Submitted by mail, April 7, 1998
An Open Letter to the Students and Faculty of Kent State University -- Past and Present
Dear Students and Faculty:
I visited your campus this past summer on a rainy Sunday morning in late August. It was nearly deserted. I had gone there to see the May 4, 1970 memorial, but I didn't know that's what it was called at the time.
I have been across the country and literally around the world -- never to Ohio though. I had gone to Sandusky to visit my in-laws with my wife and step-son. We rode the Mantis at Cedar Point, bought some coffee mugs at the Rock and Roll Hall of Fame in Cleveland and saw Shamu the whale perform at Sea World of Ohio.
I had seen the sign for Kent State on the highway on the way to Sandusky and my wife agreed to our stopping there on the return trip home. It was out of our way and I don't think she was really all that interested, yet she went along with it. Indifference would probably be the best word to describe the feeling towards this side-trip.
Most people probably don't know there is a memorial on your campus, and if they do, I doubt they would go out of their way to see it like we did.
I was fourteen when the four students were shot to death and others wounded by some Ohio National Guardsmen at Kent. I have always remembered the incident because my only brother was in the Connecticut National Guard and was sent to New Haven, Conn., where a massive rally took place on the Green near Yale. The Black Panthers had vowed to burn New Haven to the ground. My father had died that August past and I worried about my brother getting hurt or killed. New Haven didn't burn, but the ROTC building at Kent did.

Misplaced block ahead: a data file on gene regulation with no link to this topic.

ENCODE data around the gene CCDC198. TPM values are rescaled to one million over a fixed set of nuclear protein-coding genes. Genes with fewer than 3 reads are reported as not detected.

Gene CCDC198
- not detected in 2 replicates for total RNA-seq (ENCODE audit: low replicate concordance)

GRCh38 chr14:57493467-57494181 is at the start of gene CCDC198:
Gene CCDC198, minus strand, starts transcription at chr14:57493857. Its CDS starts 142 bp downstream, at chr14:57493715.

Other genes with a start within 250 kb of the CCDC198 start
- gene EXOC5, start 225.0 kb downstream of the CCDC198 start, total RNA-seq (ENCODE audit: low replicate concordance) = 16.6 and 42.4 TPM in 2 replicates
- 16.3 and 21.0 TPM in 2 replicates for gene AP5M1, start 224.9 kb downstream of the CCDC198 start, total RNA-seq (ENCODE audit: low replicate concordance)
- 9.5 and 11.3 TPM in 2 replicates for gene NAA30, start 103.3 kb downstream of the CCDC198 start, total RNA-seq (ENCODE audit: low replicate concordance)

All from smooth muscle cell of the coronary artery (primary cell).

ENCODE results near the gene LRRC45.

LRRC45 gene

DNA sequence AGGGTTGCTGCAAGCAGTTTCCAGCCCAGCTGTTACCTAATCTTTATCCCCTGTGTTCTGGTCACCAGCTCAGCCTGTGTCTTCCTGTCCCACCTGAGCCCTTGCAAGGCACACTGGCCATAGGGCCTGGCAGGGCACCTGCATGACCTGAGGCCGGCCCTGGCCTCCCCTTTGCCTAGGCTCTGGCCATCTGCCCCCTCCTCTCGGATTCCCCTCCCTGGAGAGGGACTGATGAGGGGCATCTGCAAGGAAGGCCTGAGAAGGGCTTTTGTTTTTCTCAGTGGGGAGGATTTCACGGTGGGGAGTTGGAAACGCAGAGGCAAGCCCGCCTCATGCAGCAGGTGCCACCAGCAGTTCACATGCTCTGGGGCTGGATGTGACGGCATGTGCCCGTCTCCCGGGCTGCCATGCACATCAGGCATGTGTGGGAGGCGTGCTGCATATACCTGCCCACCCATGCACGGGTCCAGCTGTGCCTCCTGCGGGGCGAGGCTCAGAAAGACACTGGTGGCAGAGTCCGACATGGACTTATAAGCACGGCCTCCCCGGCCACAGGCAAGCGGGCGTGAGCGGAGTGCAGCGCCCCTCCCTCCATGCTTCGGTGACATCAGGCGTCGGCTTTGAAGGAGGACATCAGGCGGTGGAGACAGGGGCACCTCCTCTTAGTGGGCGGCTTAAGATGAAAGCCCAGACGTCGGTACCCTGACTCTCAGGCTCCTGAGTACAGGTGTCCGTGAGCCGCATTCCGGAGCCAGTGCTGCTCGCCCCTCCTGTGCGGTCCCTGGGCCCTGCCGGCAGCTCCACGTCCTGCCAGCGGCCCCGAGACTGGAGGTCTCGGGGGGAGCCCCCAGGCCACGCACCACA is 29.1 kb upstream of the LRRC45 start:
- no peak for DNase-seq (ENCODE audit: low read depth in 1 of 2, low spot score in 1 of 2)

Three years later, after the draft had ended and the U.S. had pretty much left South Vietnam to fend for itself, my mother signed papers and I enlisted in the Air Force at seventeen. The closest I came to Vietnam was the Philippines in 1975 when Saigon fell to North Vietnam.
Anyway, I couldn't find the memorial as I drove around the campus that August morning, nor was I prepared for what I found there and the impact it had on me. The brochure I later got at the memorial said it overlooks the commons, but a more accurate description would be that it's behind a building. We walked between a couple of buildings and I would up at the Victory Bell before I saw the monument behind trees up the hill. On the way there I noticed the metal plaque near the base of the hill that said "58,175 daffodils" and I called my wife over. She took a picture. I didn't understand why it was there although I immediately knew what the number represented. I thought of that song, "Where have all the flowers gone" that was popular in the sixties. I think Peter, Paul and Mary sang it. I got a lump in my throat.
My best friend's future brother-in-law was a college student in 1970. He would wear headbands and drive us to blue grass music festivals in his BMW 2002. Not exactly a hippie, but certainly anti-war. Years later, I went to his home and found a deer hanging in his garage and a photocopy of a sign that read, "Don't worry about the dog -- worry about the owner". There was a picture of a handgun under the words.